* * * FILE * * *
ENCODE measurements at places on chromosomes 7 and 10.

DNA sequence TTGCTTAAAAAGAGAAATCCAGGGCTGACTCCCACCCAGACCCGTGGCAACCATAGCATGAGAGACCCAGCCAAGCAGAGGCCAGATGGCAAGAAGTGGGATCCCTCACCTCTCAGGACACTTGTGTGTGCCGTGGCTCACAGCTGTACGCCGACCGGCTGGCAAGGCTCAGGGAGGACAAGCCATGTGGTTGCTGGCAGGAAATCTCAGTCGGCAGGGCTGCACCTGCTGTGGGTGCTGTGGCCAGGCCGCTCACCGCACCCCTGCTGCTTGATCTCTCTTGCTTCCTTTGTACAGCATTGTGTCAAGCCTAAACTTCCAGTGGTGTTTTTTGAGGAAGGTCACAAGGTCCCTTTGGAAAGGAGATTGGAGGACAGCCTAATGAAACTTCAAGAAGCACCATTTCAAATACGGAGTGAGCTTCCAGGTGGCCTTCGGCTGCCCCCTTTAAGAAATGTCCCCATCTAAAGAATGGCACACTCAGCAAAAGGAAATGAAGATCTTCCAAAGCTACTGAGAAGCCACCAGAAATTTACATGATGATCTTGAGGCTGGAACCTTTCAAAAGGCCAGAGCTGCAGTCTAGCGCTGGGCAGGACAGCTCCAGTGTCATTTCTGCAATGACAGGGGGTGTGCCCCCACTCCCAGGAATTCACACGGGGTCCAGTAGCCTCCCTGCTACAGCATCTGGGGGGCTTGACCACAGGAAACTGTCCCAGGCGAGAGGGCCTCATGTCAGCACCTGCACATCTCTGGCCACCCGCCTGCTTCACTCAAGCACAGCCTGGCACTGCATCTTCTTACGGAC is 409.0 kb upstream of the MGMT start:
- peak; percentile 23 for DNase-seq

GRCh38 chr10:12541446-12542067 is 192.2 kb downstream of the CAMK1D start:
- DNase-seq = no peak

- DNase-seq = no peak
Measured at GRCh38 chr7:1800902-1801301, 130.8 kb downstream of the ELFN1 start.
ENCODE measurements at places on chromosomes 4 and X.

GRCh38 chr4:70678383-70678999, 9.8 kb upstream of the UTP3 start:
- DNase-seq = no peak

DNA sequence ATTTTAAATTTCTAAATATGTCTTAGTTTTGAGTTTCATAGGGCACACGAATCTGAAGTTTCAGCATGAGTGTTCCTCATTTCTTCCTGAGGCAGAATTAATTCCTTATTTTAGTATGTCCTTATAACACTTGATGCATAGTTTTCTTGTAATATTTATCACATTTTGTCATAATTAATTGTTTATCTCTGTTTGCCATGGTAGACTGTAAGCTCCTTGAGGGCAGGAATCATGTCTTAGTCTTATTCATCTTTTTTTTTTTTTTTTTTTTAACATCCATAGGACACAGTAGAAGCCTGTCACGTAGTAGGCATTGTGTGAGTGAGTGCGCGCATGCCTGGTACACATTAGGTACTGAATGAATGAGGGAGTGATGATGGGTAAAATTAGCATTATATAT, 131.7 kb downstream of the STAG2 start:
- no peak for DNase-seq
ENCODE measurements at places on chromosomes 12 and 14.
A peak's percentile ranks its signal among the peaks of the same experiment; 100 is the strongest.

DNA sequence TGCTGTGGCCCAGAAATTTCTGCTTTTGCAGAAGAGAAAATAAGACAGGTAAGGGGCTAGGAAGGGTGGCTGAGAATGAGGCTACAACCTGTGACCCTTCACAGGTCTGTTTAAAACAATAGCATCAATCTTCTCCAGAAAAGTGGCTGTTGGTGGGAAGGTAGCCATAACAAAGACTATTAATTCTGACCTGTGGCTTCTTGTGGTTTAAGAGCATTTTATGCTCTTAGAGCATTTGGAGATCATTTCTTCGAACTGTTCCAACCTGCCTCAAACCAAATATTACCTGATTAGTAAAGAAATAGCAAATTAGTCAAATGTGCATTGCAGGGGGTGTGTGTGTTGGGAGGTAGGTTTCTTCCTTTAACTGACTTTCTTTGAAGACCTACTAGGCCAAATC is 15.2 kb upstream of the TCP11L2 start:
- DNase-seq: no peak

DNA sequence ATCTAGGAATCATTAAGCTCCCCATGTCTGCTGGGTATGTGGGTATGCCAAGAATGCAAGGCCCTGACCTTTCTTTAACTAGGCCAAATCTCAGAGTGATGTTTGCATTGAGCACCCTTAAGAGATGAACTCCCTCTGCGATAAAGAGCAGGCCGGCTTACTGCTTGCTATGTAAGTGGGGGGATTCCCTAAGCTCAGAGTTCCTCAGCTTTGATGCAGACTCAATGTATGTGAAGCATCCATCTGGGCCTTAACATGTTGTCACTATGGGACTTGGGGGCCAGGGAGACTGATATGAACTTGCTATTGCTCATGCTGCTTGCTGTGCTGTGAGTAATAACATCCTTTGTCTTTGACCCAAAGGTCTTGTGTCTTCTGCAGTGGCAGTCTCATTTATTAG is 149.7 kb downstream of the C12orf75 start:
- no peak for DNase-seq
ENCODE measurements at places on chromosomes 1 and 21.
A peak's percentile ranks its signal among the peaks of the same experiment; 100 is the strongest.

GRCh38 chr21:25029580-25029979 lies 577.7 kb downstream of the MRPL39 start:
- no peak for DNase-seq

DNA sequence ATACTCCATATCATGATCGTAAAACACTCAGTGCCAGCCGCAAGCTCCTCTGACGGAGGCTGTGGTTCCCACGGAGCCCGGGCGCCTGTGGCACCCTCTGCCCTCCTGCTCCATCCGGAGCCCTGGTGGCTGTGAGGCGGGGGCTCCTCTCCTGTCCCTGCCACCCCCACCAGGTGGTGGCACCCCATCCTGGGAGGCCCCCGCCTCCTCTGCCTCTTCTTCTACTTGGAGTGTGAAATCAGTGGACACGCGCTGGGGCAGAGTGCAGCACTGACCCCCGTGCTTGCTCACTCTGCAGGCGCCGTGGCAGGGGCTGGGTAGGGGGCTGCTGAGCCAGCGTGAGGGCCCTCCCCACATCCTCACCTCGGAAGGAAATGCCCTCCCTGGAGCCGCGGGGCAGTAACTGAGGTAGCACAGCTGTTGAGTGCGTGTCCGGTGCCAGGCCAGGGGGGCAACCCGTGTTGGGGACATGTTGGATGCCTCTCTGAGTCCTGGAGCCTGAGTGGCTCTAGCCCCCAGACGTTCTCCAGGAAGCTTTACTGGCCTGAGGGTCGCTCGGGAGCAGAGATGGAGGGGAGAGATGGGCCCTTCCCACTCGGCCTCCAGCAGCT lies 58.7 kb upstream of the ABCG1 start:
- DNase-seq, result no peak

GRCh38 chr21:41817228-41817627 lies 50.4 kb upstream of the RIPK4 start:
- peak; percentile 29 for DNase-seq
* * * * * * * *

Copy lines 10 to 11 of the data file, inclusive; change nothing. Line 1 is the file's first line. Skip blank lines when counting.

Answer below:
- DNase-seq = no peak

DNA sequence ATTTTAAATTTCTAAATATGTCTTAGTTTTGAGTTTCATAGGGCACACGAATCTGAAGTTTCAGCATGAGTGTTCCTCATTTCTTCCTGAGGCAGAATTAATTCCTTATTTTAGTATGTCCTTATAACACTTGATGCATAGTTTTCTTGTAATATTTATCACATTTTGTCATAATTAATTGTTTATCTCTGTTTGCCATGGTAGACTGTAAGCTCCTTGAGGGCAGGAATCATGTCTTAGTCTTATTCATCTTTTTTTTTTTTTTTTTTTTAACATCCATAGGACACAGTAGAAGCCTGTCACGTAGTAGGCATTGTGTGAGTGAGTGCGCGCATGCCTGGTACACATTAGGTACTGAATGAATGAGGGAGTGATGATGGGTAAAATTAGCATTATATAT, 131.7 kb downstream of the STAG2 start: